I am a mechanical novice and it went fine on my 2011 DL650. I just took my time, kept everything organized as I pulled it off and took pictures along the way of how it all went together. I also have the service manual, both printed and on my laptop, which was useful in the garage. There are some excellent Youtube vids by 'Dr V-Strom' on how to remove your fairings and gas tank if you have never done it before. I took my time and was very happy with how smooth it went.
Here's what I can remember from doing this job:
>Order a replacement stator and
gasket. Gasket's are pretty easy to source and I bought a used stator off ebay rather than a weak aftermarket one or wait for a seriously backordered OEM replacement (no longer backordered)
>Take all the fairings off - keep all these together and you can even label/number the screws/fasteners if you forget where each one goes.
>Take the gas tank off - simple to do - follow the steps in the manual and/or watch the youtub vid on it. Note: an empty gas tank is easier to lift.
>Take the front sprocket cover off and the stator cover off. The old stator cover gasket is like a thin cardboard gasket and can be really caked onto the stator cover. I used a sharp exacto knife to remove it and others have used an emery cloth or acetone. I had read that if the bike was on a centrestand, that only a few drops of oil would drip out when removing the stator cover. For me it seemed closer to 300ml (perhaps my garage isn't totally level?) and I wasn't prepared for it so it made a good mess of my bench and garage floor. I would suggest having a small dish handy to catch any oil that drops.
>Remove the clutch mechanism by the front sprocket and keep off to the side or remove entirely. If it's really dirty with grime and gunk, then now would be a good time to remove it and clean it all down with a toothbrush and some cleaner. The clutch actuator has tiny ball bearings inside, so when you remove it, place it in a small dish while you are cleaning it. If any bearings fall out, it's no biggie, just finish your cleaning, put them back in and put some grease in there to keep them in place while you reinstall.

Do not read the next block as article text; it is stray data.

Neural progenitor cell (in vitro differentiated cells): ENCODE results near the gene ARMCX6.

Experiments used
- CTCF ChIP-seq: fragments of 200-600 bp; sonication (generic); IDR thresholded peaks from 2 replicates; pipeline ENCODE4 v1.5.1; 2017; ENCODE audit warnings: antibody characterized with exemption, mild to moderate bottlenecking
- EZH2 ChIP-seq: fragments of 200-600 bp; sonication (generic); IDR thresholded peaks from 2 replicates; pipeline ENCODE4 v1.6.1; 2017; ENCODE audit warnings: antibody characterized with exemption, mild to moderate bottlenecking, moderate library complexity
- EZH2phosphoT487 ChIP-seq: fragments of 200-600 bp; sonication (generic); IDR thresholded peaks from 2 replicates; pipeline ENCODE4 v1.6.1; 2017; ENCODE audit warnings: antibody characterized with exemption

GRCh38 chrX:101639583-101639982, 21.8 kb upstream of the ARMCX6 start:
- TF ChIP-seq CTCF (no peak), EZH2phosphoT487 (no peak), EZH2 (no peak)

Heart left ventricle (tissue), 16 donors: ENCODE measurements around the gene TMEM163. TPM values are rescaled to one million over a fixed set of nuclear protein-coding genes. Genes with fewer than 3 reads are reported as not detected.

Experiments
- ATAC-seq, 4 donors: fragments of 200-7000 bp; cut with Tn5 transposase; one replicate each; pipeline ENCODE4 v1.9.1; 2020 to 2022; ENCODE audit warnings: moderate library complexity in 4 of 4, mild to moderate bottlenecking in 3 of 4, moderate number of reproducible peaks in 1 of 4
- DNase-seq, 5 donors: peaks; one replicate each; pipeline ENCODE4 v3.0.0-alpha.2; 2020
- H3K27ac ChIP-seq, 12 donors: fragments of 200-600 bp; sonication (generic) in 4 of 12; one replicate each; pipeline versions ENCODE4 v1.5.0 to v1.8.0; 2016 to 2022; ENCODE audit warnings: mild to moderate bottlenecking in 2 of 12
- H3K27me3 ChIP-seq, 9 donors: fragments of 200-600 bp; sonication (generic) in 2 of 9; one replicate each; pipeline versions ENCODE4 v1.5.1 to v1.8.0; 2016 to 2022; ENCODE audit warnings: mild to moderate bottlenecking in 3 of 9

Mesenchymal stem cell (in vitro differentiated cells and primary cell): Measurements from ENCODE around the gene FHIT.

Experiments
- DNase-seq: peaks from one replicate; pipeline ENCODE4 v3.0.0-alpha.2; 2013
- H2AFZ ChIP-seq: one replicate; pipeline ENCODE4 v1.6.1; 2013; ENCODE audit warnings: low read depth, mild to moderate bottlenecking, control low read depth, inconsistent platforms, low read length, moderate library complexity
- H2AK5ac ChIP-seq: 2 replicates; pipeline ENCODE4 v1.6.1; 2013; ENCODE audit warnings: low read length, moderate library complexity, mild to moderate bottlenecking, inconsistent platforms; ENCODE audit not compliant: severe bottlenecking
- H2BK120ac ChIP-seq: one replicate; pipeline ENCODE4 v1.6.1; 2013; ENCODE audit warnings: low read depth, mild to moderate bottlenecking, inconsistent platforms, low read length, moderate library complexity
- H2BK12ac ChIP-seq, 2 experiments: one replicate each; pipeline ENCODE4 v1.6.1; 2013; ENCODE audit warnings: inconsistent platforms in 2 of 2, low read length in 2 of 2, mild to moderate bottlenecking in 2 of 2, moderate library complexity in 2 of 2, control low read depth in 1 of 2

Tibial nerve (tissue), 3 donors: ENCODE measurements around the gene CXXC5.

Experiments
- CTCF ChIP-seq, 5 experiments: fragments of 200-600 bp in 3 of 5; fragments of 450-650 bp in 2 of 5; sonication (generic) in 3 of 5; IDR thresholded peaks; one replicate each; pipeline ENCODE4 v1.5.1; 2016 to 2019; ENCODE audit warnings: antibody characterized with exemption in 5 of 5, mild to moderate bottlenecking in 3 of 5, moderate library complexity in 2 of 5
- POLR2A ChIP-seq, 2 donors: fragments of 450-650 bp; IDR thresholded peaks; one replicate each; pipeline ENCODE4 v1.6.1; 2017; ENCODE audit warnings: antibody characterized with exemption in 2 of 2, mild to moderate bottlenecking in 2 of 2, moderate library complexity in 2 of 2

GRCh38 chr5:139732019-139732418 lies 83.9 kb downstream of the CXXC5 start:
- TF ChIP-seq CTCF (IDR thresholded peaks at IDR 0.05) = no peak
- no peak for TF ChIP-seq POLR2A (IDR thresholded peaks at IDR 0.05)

>Follow the instructions in the manual on how to adjust your clutch, since you are here already. Very easy to do and see the links at the bottom for more.
> You may possibly need remove the airbox to get at the stator wiring - I did not and was able to squeeze my slender digits into the tight spaces needed and unplug, then plug the connectors. I ended up cutting a small piece of an inner fairing plastic that seemed the be serving no purpose whatsoever and preventing the connector from being easily fished out. This made the removal and re-installation a breeze. At the very least, use the opportunity to replace your air filter or at least clean it, since you already have the gas tank off.
>When putting it all back together, it would help if you used a thin adhesive to keep the gasket from slipping off the cover as you slide it all back on the bike. I didn't use an adhesive and it was a little finicky to get it back on so that all the gasket holes properly lines up with the stator cover holes.
Overall this was a great learning experience and totally suitable for a novice if you have some simple tools, a few good resources and some patience. This would have probably cost me a few hundred dollars to have a shop do the work, but I bought some tools instead and did it myself.
Here's a few threads that may be of value for their text or pictures:
The sprocket area thread - leak fixes & rebuilds!